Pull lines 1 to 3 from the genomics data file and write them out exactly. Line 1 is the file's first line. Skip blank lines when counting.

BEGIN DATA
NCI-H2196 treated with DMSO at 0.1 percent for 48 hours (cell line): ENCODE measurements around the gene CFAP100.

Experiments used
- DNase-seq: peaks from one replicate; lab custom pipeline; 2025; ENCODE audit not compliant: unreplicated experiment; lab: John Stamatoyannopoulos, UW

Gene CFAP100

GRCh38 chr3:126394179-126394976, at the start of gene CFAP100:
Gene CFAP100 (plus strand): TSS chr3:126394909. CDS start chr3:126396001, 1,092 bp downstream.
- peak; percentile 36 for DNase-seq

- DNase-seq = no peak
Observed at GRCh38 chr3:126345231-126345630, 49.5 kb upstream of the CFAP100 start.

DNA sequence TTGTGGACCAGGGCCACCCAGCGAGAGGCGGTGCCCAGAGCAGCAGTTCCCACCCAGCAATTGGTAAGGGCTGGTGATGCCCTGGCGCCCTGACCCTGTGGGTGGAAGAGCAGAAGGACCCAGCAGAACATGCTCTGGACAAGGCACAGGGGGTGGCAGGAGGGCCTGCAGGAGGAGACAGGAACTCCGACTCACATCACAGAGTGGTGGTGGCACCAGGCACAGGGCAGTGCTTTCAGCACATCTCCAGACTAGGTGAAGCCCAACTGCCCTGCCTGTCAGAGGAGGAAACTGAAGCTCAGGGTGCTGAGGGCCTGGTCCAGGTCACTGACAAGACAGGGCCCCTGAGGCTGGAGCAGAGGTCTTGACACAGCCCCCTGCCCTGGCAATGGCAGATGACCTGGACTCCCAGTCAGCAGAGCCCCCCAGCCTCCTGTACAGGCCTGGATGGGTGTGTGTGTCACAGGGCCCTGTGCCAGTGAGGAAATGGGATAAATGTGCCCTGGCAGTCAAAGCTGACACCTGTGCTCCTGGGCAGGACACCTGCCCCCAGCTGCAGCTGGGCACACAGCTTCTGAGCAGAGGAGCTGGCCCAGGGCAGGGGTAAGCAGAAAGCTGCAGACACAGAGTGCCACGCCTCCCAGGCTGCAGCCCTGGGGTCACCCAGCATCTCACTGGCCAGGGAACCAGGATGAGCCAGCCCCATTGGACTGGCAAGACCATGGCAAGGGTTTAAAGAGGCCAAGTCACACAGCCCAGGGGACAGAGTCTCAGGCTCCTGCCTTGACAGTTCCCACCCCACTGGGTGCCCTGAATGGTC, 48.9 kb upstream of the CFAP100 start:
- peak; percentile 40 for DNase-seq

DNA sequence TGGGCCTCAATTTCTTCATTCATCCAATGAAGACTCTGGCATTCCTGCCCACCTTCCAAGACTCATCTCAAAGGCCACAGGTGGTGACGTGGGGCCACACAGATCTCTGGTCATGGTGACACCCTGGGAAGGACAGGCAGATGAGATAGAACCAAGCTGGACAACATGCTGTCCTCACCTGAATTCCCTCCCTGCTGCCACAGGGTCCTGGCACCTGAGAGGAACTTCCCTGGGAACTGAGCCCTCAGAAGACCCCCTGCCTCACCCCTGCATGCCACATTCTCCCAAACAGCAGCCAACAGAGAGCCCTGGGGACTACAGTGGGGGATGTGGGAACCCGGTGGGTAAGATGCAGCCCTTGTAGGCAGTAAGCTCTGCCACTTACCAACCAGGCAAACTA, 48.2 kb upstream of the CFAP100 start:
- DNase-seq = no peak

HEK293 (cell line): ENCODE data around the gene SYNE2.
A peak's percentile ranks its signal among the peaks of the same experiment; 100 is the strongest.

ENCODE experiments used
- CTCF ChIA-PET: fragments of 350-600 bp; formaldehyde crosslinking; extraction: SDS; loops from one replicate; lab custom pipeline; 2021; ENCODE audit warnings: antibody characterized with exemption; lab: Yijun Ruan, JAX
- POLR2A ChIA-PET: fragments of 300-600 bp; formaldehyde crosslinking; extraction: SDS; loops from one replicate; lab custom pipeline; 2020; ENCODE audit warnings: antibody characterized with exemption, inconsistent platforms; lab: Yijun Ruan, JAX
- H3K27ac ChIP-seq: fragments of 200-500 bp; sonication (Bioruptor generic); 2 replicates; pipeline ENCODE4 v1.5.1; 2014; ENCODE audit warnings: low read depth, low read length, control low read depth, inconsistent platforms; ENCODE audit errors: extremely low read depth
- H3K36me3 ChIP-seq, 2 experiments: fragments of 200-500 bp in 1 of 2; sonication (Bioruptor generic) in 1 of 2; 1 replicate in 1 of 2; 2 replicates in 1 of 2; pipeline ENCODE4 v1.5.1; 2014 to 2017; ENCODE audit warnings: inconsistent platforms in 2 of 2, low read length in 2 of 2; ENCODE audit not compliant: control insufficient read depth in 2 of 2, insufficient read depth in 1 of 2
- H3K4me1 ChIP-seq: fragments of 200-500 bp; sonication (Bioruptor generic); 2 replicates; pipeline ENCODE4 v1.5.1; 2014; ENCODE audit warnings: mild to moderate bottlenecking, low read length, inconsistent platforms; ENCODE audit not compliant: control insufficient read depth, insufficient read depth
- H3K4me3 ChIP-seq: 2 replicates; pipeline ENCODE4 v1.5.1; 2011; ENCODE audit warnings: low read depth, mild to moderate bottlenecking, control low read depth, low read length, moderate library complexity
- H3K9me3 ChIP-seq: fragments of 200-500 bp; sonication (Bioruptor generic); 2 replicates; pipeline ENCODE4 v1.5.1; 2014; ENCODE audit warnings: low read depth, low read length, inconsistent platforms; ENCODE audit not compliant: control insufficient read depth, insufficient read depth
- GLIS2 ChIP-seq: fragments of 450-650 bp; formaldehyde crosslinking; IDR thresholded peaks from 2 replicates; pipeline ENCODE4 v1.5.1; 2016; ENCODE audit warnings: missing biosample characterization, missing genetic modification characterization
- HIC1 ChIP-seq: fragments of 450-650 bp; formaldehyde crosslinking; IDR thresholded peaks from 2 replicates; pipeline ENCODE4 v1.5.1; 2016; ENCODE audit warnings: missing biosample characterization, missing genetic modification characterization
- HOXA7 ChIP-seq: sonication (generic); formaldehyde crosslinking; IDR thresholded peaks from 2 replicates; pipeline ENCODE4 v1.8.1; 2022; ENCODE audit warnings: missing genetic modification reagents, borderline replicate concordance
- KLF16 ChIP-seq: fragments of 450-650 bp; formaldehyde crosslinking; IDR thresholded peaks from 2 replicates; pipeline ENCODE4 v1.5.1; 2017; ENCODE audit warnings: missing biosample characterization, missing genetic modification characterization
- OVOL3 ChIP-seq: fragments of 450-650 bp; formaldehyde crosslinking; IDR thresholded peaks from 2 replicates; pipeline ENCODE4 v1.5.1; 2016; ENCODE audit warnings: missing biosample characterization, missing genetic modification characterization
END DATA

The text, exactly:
NCI-H2196 treated with DMSO at 0.1 percent for 48 hours (cell line): ENCODE measurements around the gene CFAP100.

Experiments used
- DNase-seq: peaks from one replicate; lab custom pipeline; 2025; ENCODE audit not compliant: unreplicated experiment; lab: John Stamatoyannopoulos, UW